WASHINGTON — In an effort to spotlight congressional inaction on long-term nuclear waste storage, House lawmakers from states with power plants that produce and store the highly radioactive material will tour the mothballed Yucca Mountain repository in Nevada on Saturday.
The dozen or so congressmen expected to visit the 5-mile exploratory tunnel support storing nuclear waste in Nevada and are frustrated with the federal government for failing to dispose of spent fuel rods and radioactive materials as required by federal law.
No opponents of the project 95 miles northwest of Las Vegas will be on the tour led by Rep. John Shimkus, R-Ill., chairman of the House Energy and Commerce subcommittee on the environment.
Rep. Ruben Kihuen, D-Nev., whose congressional district includes Yucca Mountain, was belatedly invited to attend, but his office said he already had made plans by that point. Shimkus then asked Reps. Dina Titus and Jacky Rosen, both Democrats, if they would like to attend. Both declined.
“I have been to Yucca Mountain and am well-acquainted with this issue,” Titus, who represents Las Vegas, told the Review-Journal. “I am not interested in giving legitimacy to his taxpayer-funded junket to my district.”
‘Obvious political stunt’
Rosen expressed similar sentiments: “This is an obvious political stunt from Congressman Shimkus, and I’m not going to be a part of it,” she said.
It is the first tour of the undeveloped site since April 2015, when Shimkus led a half-dozen lawmakers underground to see the proposed repository for themselves.
Shimkus informed the Nevada congressional delegation in a July 12 letter that he would be visiting the state again with other lawmakers and would tour the Yucca Mountain site. Shimkus said the delegation would be accompanied by Department of Energy staff, customary for trips to DOE facilities or sites.
Shimkus introduced legislation that was approved by the House in May on a 340-72 bipartisan vote to streamline the licensing process on the DOE’s application to build the repository to store 110,000 cubic tons of nuclear waste at the site.
Licensing hearings by the Nuclear Regulatory Commission were defunded in 2011 by the Obama administration at the behest of then-Senate Majority Leader Harry Reid, D-Nev.
President Donald Trump has proposed restarting the licensing process and included funding in his budget for fiscal year 2019, which begins Oct. 1.
Although the House has authorized and appropriated funds for licensing, the Senate has not.
Senate Republican leaders are unlikely to resume the licensing process in an election year where Sen. Dean Heller, R-Nev., faces a tough re-election battle in a state won by Democrat Hillary Clinton in 2016.
A dogged advocate
Shimkus, though, has remained a dogged and tireless advocate for the Yucca Mountain project, which he maintains was illegally halted by the Obama administration, costing taxpayers billions in liability and legal costs for the government’s failure to secure and dispose of the waste.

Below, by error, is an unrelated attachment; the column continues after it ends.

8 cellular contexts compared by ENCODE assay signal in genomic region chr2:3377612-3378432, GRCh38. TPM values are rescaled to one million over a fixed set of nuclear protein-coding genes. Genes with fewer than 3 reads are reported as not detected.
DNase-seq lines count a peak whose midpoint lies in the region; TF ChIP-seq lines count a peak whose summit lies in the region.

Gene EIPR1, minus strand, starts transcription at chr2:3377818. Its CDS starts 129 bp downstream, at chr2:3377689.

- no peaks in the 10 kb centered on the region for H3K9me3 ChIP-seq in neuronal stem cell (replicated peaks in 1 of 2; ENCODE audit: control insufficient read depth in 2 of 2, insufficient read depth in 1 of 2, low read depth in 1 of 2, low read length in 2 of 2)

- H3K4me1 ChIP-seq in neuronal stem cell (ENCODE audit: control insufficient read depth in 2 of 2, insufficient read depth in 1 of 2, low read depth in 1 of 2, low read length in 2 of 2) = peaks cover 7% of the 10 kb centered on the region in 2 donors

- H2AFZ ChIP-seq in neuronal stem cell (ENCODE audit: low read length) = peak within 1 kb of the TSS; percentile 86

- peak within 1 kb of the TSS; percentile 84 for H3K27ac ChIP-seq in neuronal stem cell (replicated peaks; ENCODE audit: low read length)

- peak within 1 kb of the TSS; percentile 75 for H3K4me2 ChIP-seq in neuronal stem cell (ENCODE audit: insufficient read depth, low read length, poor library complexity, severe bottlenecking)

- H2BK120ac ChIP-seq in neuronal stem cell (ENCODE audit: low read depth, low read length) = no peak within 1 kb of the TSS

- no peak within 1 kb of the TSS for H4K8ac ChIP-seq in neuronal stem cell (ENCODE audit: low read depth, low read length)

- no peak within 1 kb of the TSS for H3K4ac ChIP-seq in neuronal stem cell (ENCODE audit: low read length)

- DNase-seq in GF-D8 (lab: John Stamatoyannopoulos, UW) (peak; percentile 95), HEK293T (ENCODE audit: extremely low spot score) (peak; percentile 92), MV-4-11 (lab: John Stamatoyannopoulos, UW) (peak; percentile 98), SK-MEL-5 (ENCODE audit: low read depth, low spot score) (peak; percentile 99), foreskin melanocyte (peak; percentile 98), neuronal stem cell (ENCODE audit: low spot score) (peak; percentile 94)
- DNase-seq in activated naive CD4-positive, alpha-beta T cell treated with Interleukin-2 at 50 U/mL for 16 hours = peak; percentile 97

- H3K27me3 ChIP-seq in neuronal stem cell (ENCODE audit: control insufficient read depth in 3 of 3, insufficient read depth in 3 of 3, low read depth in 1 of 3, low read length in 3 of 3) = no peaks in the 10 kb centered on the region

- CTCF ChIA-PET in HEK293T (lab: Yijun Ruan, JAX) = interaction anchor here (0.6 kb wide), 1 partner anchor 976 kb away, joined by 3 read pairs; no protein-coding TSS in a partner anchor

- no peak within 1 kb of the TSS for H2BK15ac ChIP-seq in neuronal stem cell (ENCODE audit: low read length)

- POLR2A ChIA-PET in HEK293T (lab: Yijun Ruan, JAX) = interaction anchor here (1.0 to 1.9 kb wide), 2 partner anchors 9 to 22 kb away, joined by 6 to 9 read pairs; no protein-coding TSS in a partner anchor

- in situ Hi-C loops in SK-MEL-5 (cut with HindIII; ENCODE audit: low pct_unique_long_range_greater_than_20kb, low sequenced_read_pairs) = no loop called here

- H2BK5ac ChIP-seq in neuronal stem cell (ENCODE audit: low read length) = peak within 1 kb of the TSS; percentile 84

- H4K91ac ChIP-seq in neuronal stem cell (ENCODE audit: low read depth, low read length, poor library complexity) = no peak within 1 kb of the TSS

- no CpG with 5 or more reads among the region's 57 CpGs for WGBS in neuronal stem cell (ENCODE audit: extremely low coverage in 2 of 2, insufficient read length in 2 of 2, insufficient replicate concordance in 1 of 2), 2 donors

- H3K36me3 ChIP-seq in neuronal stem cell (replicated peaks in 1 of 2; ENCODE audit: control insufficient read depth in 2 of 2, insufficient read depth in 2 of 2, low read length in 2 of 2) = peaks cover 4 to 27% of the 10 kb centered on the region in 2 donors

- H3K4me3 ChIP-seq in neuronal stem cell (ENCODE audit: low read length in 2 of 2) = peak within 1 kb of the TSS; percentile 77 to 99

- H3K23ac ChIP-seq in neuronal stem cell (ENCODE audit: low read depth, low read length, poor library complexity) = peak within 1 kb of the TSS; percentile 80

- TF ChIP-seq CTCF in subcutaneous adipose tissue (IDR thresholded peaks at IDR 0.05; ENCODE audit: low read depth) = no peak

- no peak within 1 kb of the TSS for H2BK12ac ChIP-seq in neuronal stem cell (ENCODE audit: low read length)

Congress in 1987 passed legislation designating Yucca Mountain as the nation’s sole site to permanently store nuclear waste. The government has spent $15 billion to study the site in Nye County, including drilling of the exploratory tunnel.
Local officials support the project. The state does not.
Reid used his political clout as a Senate leader to delay and derail Yucca Mountain plans.
Nevada Gov. Brian Sandoval, a Republican, has waged a continuous battle with the federal government over nuclear waste storage. The state has over 200 legal challenges to the DOE application for a construction license. Many of those challenges deal with groundwater concerns.
In the Senate, Sen. Dean Heller, R-Nev., and Sen. Catherine Cortez Masto, D-Nev., have opposed legislative efforts to revive the licensing process. Heller was instrumental in having legislative language to fund licensing taken out of a Senate spending bill and defense authorization bill.
House hearings on Yucca Mountain have featured testimony from scientists and engineers that the volcanic ridge where the radioactive waste would be stored underground would be safe. One estimated that it could be stored there for 1 million years without a problem.
All four of Nevada’s representatives — Republican Mark Amodei and Democrats Kihuen, Rosen and Titus — voted against the Shimkus bill this year.
But the lopsided House vote shows the bipartisan support for nuclear waste policy to address long-term storage of material being stockpiled at power plants and military sites in 34 states.
An annual DOE financial report found taxpayer liability for litigation over the federal government’s failure to permanently store nuclear waste has grown by $3.3 billion over last year.
“Taxpayers in all 50 states are now liable for $34.1 billion because the federal government has not even begun to consolidate the spent nuclear fuel stranded around our nation,” Shimkus said when the report was released.
While supporters continue to highlight the need for Yucca Mountain to store nuclear waste, opponents continue to spotlight concerns about using the Nevada site.
The Las Vegas Metro Chamber of Commerce, which will be in Washington next week to meet with lawmakers on various issues, argues that if Yucca Mountain were opened, nuclear waste shipments would travel through 329 congressional districts in 44 states to reach Nevada.
In a July 11 letter to House leaders, the Las Vegas business leaders said “the transport and safety of these shipments need to be part of a national conversation.”
Lawmakers attending tour
House lawmakers expected to tour the Yucca Mountain site as of Thursday include: Reps. John Shimkus, R-Ill.; Greg Walden, R-Ore.; Joe Barton, R-Texas; Larry Bucshon, R-Ind.; David Valadao, R-Calif.; Donald Norcross, D-N.J.; Steve Womack, R-Ark.; Jeff Duncan, R-S.C.; Neal Dunn, R-Fla.; Doug LaMalfa, R-Calif.; Brett Guthrie, R-Ky.; Mark Sanford, R-S.C.